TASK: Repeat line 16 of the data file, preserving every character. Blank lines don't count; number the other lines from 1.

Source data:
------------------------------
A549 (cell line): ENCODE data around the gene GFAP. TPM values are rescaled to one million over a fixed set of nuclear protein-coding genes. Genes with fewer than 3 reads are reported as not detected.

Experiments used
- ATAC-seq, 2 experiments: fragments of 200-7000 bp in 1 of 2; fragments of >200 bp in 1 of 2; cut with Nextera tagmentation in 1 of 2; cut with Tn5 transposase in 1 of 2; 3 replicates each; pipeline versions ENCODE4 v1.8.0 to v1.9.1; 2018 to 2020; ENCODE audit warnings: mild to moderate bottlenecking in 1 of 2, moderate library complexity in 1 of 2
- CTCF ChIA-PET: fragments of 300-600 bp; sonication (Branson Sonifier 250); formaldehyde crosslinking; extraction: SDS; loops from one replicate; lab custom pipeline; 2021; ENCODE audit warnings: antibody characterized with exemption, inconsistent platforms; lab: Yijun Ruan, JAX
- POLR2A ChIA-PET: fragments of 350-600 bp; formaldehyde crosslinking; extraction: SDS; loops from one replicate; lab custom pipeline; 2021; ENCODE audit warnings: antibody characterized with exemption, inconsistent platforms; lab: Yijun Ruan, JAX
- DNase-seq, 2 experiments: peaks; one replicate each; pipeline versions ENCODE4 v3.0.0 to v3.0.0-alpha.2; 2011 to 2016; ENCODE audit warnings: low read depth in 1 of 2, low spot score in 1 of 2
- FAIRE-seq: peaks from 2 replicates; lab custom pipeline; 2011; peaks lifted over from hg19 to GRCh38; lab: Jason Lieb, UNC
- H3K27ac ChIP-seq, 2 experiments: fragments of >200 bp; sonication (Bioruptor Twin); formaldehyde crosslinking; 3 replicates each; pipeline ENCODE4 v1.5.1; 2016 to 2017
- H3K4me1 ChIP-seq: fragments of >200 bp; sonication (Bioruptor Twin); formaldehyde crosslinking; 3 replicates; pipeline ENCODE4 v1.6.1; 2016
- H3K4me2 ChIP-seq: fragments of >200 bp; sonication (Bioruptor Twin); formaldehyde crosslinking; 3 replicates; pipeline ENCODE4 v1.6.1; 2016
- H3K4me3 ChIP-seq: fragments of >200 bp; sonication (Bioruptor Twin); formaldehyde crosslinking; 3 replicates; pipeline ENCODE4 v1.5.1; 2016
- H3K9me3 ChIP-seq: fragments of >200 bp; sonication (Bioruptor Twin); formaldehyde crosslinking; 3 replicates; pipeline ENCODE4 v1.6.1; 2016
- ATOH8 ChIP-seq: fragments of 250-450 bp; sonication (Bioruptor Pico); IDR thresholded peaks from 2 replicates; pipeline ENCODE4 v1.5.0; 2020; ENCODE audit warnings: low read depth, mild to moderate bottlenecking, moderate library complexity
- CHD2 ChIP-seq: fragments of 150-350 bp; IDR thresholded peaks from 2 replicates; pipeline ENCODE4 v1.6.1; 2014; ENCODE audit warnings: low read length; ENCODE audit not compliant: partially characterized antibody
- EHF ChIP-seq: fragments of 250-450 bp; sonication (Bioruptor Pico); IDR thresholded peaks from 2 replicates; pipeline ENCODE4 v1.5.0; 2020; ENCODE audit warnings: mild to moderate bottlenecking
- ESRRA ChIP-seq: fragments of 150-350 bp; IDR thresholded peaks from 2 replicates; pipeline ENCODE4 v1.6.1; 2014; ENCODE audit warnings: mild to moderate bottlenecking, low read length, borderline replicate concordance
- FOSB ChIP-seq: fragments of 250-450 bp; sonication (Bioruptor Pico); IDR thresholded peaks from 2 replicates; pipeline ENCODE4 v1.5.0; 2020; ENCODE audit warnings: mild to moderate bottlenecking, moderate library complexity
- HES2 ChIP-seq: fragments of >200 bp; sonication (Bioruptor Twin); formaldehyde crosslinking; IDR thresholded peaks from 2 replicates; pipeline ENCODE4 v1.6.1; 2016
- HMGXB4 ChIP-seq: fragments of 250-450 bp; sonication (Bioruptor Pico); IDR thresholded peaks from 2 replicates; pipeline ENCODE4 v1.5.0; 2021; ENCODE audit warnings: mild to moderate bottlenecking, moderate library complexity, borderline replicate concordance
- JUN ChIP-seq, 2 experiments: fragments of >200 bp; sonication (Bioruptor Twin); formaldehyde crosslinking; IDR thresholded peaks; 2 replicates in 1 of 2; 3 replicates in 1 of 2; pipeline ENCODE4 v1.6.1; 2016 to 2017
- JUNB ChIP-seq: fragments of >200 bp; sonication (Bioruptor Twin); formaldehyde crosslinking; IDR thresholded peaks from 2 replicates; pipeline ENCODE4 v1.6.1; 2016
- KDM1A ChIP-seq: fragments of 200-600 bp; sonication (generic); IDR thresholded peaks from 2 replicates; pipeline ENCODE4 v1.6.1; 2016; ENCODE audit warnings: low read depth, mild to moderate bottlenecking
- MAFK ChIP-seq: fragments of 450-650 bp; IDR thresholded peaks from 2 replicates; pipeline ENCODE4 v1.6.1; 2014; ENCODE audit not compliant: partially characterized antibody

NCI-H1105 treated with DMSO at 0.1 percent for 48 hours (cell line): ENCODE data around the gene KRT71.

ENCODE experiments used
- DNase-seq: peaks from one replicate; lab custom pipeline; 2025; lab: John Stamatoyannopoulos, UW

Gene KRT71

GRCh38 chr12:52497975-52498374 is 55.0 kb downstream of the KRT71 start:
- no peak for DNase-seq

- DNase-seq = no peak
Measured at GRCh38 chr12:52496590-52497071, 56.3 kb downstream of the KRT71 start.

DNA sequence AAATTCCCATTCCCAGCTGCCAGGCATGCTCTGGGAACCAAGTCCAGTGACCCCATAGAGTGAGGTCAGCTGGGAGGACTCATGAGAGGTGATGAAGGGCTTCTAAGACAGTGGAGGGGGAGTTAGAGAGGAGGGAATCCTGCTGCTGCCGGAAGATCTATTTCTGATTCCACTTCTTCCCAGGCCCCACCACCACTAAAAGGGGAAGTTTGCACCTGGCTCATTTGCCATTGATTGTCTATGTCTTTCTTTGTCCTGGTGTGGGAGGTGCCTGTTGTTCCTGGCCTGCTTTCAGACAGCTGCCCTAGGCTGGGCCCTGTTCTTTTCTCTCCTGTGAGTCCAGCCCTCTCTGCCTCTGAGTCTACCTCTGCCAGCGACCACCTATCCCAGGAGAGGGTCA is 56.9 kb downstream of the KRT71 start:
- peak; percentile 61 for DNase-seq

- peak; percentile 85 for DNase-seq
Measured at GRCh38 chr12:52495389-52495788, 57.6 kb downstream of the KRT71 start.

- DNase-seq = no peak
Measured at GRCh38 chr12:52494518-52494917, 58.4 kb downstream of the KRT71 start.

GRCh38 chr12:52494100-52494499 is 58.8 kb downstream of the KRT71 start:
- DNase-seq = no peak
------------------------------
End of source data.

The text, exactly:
- ESRRA ChIP-seq: fragments of 150-350 bp; IDR thresholded peaks from 2 replicates; pipeline ENCODE4 v1.6.1; 2014; ENCODE audit warnings: mild to moderate bottlenecking, low read length, borderline replicate concordance